What are the effects of passive smoking?


Smokers’ wrinkles or discoloration of the skin seem to be trivial consequences of practicing addiction, if we take into account the effects of passive smoking, which most often occur in our loved ones – and there are a lot of them! First of all, passive smokers are exposed to two types of smoke – both the smoke exhaled by the smoker himself and the smoke coming from a burning cigarette (it is this smoke that is the most toxic because it contains the most tar substances).

Passive smoking significantly increases the risk of cancer – including lung cancer and other cancers of the respiratory system (this also applies to people who have never smoked a single cigarette in their life). Passive smoking is also an increased risk of developing obstructive pulmonary disease, cardiovascular disease, increasing the frequency of asthma attacks in patients with this disease and strengthening the symptoms of allergy in allergy sufferers – including seasonal ones.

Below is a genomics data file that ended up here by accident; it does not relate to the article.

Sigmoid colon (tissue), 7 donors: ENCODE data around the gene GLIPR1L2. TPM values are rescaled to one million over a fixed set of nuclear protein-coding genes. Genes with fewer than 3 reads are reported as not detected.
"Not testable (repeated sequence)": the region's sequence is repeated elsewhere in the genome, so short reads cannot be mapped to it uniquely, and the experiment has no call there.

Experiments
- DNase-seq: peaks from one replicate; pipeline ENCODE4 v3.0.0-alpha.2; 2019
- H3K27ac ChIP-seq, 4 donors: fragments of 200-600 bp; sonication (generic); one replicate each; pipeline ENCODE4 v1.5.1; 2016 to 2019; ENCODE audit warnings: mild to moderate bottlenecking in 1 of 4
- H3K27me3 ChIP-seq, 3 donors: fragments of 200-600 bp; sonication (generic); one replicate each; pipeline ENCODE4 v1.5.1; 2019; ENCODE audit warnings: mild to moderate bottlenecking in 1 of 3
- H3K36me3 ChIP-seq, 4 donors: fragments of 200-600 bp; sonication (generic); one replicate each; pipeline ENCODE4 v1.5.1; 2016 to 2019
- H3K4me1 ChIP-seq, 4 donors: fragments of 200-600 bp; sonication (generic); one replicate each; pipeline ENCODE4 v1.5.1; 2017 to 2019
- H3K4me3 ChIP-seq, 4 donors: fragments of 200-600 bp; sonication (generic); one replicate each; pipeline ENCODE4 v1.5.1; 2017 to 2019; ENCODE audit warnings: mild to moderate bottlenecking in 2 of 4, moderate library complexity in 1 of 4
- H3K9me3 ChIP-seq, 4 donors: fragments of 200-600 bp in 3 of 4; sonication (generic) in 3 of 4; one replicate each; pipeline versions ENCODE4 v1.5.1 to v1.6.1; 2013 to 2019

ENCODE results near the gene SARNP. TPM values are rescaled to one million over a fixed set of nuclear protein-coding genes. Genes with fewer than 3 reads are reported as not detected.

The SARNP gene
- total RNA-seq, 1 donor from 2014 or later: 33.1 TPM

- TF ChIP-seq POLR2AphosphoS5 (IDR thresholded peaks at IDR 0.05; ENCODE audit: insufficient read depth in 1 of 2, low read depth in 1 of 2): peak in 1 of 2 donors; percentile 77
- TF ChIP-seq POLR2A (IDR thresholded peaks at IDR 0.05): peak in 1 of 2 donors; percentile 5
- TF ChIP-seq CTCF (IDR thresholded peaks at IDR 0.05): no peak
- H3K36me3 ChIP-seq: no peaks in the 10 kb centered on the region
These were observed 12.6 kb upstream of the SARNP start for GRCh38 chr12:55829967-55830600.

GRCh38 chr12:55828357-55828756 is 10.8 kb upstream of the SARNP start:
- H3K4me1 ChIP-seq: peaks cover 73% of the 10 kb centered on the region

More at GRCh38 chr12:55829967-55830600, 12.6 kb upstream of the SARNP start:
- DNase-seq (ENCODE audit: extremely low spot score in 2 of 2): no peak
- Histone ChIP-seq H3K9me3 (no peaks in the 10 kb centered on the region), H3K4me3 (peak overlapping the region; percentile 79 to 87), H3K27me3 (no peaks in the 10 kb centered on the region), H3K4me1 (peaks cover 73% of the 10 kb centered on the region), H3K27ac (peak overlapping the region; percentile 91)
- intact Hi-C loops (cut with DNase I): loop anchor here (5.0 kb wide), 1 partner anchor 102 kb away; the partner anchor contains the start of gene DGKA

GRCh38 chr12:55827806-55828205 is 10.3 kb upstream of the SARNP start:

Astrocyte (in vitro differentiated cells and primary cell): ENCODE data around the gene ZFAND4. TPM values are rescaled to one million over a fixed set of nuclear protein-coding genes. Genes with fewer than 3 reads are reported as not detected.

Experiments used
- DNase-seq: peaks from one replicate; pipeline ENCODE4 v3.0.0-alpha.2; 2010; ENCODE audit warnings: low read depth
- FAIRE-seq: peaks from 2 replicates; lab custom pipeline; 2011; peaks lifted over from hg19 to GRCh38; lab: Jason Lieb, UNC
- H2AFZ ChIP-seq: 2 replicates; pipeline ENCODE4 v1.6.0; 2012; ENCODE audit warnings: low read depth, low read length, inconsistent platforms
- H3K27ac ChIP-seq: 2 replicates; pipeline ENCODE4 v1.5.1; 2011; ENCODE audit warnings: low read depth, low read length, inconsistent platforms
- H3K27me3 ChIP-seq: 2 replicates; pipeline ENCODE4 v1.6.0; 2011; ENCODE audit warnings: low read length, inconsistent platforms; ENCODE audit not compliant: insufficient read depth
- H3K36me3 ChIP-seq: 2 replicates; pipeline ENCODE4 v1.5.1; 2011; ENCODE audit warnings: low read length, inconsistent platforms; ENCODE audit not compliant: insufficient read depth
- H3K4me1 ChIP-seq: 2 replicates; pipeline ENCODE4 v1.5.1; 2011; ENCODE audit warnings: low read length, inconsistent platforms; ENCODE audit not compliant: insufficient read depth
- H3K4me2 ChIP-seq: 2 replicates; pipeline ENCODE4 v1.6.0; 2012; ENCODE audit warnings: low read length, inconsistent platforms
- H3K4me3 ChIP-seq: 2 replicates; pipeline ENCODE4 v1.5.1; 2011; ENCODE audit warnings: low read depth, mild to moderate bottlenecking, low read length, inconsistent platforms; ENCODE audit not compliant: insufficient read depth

A dangerous consequence of smoking in the presence of a small child is also SIDS, i.e. cot death, most often recorded in children between the second and third months of a toddler’s life. Thus, the benefits of quitting smoking will extend not only to the smoker himself, but also to his family and loved ones.


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